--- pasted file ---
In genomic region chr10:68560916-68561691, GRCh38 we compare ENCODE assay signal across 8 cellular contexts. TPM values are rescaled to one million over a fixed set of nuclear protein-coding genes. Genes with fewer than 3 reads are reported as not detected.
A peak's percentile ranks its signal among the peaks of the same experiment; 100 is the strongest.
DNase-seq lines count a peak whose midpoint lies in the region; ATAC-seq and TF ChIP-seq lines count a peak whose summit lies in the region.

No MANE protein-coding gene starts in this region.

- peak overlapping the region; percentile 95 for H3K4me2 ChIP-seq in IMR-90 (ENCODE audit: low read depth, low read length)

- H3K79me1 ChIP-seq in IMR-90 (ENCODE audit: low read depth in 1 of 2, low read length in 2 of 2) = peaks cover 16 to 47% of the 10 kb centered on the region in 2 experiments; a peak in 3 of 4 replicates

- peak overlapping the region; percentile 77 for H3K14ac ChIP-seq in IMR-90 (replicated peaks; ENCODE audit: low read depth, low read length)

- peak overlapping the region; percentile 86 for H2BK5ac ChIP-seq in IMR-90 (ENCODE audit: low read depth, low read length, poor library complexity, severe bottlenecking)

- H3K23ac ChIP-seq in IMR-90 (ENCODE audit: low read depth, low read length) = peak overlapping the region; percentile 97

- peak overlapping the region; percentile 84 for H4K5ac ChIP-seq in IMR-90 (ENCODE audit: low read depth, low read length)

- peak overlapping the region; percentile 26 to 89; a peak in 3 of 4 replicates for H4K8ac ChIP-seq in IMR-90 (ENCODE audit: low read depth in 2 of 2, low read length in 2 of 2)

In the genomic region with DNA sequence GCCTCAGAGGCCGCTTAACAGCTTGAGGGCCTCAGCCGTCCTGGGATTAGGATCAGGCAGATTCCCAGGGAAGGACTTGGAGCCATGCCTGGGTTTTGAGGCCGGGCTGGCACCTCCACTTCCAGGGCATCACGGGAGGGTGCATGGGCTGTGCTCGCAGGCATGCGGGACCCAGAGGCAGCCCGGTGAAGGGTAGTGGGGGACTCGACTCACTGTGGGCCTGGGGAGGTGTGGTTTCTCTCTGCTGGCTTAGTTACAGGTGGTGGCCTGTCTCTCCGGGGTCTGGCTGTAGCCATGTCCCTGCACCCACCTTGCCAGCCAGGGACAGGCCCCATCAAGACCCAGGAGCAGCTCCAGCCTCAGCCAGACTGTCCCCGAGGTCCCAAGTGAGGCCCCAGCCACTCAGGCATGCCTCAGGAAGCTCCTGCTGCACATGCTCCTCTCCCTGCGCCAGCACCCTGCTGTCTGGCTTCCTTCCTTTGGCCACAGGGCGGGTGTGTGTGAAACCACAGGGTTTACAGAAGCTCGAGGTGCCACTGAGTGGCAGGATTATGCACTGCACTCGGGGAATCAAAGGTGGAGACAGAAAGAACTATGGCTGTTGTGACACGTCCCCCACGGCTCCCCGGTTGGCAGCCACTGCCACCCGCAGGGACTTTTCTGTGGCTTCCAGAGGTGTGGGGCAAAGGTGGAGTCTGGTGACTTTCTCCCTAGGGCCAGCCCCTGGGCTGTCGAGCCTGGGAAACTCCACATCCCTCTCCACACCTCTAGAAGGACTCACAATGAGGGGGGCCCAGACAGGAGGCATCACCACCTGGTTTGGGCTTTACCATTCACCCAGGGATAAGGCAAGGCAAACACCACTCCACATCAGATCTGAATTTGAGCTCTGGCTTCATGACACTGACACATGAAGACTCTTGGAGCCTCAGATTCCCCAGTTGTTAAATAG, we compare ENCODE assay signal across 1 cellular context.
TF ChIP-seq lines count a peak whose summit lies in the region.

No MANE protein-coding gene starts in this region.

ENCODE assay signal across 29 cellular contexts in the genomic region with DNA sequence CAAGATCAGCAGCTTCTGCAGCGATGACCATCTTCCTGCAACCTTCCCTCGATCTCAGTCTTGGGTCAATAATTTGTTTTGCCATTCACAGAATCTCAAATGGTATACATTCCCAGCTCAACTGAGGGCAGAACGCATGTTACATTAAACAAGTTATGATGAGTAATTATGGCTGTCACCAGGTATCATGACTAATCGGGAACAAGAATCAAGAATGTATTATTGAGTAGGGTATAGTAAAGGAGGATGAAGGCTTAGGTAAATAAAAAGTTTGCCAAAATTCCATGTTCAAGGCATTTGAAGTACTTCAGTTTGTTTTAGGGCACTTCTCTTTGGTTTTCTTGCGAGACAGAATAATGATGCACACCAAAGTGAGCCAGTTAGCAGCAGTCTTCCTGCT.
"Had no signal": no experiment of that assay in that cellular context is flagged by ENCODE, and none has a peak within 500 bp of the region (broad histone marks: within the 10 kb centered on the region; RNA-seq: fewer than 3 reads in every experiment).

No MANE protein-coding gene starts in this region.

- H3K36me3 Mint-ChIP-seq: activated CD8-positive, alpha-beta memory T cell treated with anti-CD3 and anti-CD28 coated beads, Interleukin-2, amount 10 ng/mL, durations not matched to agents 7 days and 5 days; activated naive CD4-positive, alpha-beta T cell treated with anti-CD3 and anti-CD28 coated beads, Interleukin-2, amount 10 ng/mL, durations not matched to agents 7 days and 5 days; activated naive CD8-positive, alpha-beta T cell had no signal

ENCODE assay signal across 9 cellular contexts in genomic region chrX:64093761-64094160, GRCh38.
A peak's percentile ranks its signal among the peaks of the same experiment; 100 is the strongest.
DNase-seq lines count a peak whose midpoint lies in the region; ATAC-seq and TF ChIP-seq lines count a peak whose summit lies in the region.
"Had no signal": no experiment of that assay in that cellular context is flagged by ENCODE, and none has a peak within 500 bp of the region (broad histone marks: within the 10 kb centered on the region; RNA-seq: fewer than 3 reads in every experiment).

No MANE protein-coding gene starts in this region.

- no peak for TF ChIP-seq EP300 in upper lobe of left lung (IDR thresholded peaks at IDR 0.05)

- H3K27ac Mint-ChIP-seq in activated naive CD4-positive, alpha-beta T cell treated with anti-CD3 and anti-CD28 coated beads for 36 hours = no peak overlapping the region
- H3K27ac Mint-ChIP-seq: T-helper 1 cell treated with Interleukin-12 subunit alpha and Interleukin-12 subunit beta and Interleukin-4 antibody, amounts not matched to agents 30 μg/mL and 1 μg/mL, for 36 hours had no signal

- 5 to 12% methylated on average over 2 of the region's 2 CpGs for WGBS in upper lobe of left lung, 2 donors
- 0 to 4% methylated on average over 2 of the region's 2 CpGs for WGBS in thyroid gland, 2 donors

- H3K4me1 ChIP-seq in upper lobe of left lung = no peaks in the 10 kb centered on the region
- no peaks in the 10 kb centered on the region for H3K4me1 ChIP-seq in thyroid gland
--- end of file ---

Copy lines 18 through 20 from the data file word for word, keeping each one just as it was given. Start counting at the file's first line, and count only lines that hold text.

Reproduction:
- H3K36me3 Mint-ChIP-seq: activated CD8-positive, alpha-beta memory T cell treated with anti-CD3 and anti-CD28 coated beads, Interleukin-2, amount 10 ng/mL, durations not matched to agents 7 days and 5 days; activated naive CD4-positive, alpha-beta T cell treated with anti-CD3 and anti-CD28 coated beads, Interleukin-2, amount 10 ng/mL, durations not matched to agents 7 days and 5 days; activated naive CD8-positive, alpha-beta T cell had no signal

ENCODE assay signal across 9 cellular contexts in genomic region chrX:64093761-64094160, GRCh38.
A peak's percentile ranks its signal among the peaks of the same experiment; 100 is the strongest.